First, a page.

LEXINGTON, Ky. (Dec. 9, 2016) — University Press of Kentucky (UPK) author Rion Amilcar Scott’s first short story collection, “Insurrections: Stories,” has been named to the longlist for the PEN/Robert W. Bingham Prize for Debut Fiction, a PEN America Literary Award. The prize honors an exceptionally talented fiction writer whose debut work — a novel or collection of short stories — represents distinguished literary achievement and suggests great promise. The winner receives a cash award of $25,000, a stipend intended to permit a significant degree of leisure in which to pursue a second work of literary fiction.
“Insurrections” joins nine other books on the longlist — “We Show What We Have Learned” by Clare Beams, “The Mothers” by Brit Bennett, “The Wangs vs. the World” by Jade Chang, “When Watched: Stories” by Leopoldine Core, “Hide” by Matthew Griffin, “Homegoing” by Yaa Gyasi, “Tuesday Nights in 1980” by Molly Prentiss, “Hurt People” by Cote Smith and “Wreck and Order” by Hannah Tennart-Moore. The judges for this year’s award are Jami Attenberg, Tawni Nandini Islam, Randall Kenan, Hanna Pyalvainen and Akhil Sharma.
Award finalists will be announced by PEN America on Jan. 18, 2017. Winners will be announced at the 2017 PEN America Literary Awards Ceremony on March 27, 2017, at The New School’s Tishman Auditorium.
“Insurrections” centers on the fictional town of Cross River, Maryland, an African-American community that was founded in 1807 by slaves after the only successful revolt in the United States. Grappling with the experiences of adolescence, brotherhood, mistaken identity, child raising, abuse and particularly, hope, each story showcases Scott’s unique ability to flesh out intricately imagined characters and to narrate from a variety of perspectives, often revolving around children who display more wisdom, compassion and tact than their adult counterparts.
Early reviews of “Insurrections” have lauded Scott’s original and powerful voice. It was included on LitHub’s list of “18 Books You Should Read this August,” and The Millions named it one of the most anticipated books for the second half of 2016. In his review for The Millions, Michael Deagler called Scott’s stories “vast and riotous.” On The Root website, Hope Wabuke praises Scott’s ability to “get into the heads of his characters and bring them to life as real, complicated souls. “In Scott’s hands,” she writes, “the short story collection becomes an epic album, each story placed in musical accordance with the next to craft a complete, melodic whole.”
In a conversation with Molly McArdle for Brooklyn magazine, Scott compares Cross River to Winesburg from Sherwood Anderson’s “Winesburg, Ohio,” or the Springfield of “The Simpsons” — the kind of place “where things get out of hand. It’s also a place where people have a keen awareness of history: they’re all children of this insurrection. They’re trying to live up to that. It’s a place of people who awkwardly stumble towards some sense of freedom.” McArdle, “compared [the book] to hitting 10 grand slams in a row. It’s hyperbolic, sure,” she said, “but not entirely incorrect. [‘Insurrections’] is a crazy streak of hits.”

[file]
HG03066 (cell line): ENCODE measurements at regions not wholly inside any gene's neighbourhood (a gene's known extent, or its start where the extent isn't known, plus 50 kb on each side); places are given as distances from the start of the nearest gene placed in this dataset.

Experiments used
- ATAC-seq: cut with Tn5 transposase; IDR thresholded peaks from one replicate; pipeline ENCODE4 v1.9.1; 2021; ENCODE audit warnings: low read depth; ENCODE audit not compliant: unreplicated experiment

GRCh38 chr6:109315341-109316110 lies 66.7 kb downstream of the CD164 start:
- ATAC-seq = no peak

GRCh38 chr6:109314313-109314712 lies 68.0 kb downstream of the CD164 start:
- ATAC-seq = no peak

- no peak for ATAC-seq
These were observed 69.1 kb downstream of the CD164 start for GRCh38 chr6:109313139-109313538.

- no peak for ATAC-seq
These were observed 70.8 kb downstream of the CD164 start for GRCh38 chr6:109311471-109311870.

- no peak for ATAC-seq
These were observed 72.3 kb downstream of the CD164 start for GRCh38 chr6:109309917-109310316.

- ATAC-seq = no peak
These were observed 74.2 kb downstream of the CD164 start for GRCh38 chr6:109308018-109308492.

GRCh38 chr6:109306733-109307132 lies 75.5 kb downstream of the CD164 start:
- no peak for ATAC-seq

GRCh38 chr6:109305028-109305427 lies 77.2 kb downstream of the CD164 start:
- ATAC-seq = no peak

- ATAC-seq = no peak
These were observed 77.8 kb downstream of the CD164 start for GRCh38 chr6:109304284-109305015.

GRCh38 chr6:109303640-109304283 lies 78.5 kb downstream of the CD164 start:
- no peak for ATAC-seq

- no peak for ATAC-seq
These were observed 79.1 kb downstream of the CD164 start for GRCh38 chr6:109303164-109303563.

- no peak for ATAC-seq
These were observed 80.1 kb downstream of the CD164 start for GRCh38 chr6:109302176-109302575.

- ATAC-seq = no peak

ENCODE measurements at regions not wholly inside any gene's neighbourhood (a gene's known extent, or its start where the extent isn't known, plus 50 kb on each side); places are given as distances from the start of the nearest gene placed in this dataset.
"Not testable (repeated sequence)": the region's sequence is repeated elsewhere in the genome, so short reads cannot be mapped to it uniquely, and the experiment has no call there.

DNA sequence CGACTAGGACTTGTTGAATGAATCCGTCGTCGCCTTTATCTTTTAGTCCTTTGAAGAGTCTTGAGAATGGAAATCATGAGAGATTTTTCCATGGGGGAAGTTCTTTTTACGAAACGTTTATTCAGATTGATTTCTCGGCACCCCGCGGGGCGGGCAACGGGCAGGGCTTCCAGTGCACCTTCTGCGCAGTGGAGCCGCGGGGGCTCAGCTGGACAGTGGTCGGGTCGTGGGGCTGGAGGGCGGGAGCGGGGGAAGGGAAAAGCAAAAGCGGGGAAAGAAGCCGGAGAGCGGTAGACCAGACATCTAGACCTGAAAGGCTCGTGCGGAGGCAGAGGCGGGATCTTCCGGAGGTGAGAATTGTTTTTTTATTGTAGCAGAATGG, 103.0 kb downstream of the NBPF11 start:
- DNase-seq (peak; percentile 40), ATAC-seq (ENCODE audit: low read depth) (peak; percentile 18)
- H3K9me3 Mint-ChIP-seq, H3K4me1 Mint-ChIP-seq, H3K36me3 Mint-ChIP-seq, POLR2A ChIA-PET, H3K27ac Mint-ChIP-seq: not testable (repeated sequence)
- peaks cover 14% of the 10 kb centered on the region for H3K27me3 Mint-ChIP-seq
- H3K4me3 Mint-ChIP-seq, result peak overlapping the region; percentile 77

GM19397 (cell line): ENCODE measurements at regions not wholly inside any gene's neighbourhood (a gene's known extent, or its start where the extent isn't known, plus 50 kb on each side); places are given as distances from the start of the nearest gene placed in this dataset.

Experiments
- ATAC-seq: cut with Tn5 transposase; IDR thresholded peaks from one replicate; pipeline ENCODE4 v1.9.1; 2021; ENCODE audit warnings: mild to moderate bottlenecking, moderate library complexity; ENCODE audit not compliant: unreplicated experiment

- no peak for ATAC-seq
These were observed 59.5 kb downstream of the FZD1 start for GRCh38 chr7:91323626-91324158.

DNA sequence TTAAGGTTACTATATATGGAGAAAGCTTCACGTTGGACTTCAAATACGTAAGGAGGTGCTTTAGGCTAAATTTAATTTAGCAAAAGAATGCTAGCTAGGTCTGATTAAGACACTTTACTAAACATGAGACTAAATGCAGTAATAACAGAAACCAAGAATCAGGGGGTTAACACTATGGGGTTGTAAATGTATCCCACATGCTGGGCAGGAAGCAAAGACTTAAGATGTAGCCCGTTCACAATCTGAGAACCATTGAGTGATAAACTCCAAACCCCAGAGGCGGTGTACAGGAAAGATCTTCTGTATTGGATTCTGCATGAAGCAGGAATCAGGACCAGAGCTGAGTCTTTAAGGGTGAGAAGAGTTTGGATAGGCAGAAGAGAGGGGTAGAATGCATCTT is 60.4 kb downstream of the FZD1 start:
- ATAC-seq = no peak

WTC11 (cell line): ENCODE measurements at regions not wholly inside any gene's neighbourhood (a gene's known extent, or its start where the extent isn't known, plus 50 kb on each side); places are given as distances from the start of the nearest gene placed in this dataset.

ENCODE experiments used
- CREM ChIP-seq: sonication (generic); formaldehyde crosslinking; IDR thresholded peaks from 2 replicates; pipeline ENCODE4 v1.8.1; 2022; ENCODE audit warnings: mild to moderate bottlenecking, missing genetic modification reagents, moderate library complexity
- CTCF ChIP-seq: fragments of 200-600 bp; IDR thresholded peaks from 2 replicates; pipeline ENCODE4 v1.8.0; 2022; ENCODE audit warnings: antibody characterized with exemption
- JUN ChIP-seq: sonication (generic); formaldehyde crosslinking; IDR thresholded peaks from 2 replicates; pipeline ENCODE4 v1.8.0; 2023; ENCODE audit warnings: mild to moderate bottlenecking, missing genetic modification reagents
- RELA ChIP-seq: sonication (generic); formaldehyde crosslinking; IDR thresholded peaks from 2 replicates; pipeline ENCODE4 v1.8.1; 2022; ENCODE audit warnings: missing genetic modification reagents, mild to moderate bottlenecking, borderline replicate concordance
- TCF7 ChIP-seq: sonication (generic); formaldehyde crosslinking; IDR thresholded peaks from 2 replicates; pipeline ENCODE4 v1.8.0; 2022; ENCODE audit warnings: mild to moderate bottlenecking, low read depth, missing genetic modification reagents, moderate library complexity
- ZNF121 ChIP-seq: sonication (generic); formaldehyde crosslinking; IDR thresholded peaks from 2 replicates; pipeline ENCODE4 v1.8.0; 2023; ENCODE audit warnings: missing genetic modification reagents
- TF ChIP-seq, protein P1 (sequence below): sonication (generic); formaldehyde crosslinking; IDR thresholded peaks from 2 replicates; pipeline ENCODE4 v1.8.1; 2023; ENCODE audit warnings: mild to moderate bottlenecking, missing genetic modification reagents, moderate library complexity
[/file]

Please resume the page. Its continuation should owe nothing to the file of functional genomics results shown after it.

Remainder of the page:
Scott’s collection was also chosen as July’s selection by The Rumpus book club. Readers can also browse his “Booknotes” playlist at Largehearted Boy or read an excerpt in Electric Literature’s “Recommended Reading” column with an introduction by author Daniel José Older.
Scott’s book is the debut title in UPK’s New Poetry and Prose series, edited by Lisa Williams and sponsored by Centre College. Williams selected Scott’s collection from more than 120 submissions.
Rion Amilcar Scott teaches English at Bowie State University. He earned an MFA at George Mason University, where he won both the Mary Roberts Rinehart Award and a Completion Fellowship. His work has appeared in publications such as the Kenyon Review, Crab Orchard Review, PANK, The Rumpus, Fiction International, the Washington City Paper, The Toast and Confrontation.
UPK is the scholarly publisher for the Commonwealth of Kentucky, representing a consortium that includes all of the state universities, five private colleges, and two historical societies. The press’ editorial program focuses on the humanities and the social sciences. Offices for the administrative, editorial, production and marketing departments of the press are found at University of Kentucky, which provides financial support toward the operating expenses of the publishing operation through the UK Libraries.